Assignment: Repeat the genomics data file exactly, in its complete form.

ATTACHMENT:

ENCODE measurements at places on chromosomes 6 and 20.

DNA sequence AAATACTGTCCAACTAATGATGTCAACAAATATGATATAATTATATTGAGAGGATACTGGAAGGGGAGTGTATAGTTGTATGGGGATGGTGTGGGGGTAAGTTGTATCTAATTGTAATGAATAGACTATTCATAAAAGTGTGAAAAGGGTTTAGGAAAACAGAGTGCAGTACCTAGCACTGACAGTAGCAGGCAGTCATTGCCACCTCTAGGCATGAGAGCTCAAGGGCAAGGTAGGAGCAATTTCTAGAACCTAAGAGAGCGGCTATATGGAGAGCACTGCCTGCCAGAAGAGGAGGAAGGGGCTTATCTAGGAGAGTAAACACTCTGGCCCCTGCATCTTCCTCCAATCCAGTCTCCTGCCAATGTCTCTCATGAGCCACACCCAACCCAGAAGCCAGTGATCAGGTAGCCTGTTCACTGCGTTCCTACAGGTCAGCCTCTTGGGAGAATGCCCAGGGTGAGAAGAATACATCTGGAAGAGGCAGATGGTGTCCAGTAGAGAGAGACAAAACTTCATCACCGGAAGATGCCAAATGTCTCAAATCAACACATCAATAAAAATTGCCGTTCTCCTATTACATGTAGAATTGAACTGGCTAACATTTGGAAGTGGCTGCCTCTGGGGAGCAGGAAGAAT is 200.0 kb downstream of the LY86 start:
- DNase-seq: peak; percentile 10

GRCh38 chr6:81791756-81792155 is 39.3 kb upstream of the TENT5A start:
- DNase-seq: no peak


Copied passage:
ENCODE measurements at places on chromosomes 6 and 20.

DNA sequence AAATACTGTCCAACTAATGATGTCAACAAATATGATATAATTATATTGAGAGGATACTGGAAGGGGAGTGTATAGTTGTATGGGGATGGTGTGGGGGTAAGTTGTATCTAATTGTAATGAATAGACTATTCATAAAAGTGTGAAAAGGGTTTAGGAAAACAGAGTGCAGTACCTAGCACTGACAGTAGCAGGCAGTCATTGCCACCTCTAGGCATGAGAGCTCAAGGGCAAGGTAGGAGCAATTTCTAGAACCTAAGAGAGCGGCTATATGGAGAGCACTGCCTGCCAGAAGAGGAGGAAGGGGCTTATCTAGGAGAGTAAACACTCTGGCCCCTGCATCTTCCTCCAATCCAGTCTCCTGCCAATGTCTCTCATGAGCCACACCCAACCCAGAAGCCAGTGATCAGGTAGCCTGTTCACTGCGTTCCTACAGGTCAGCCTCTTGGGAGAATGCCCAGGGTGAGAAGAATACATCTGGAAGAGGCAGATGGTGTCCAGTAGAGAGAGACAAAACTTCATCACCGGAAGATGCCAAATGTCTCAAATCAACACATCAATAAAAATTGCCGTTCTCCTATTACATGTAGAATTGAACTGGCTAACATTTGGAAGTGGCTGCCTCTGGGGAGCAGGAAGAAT is 200.0 kb downstream of the LY86 start:
- DNase-seq: peak; percentile 10

GRCh38 chr6:81791756-81792155 is 39.3 kb upstream of the TENT5A start:
- DNase-seq: no peak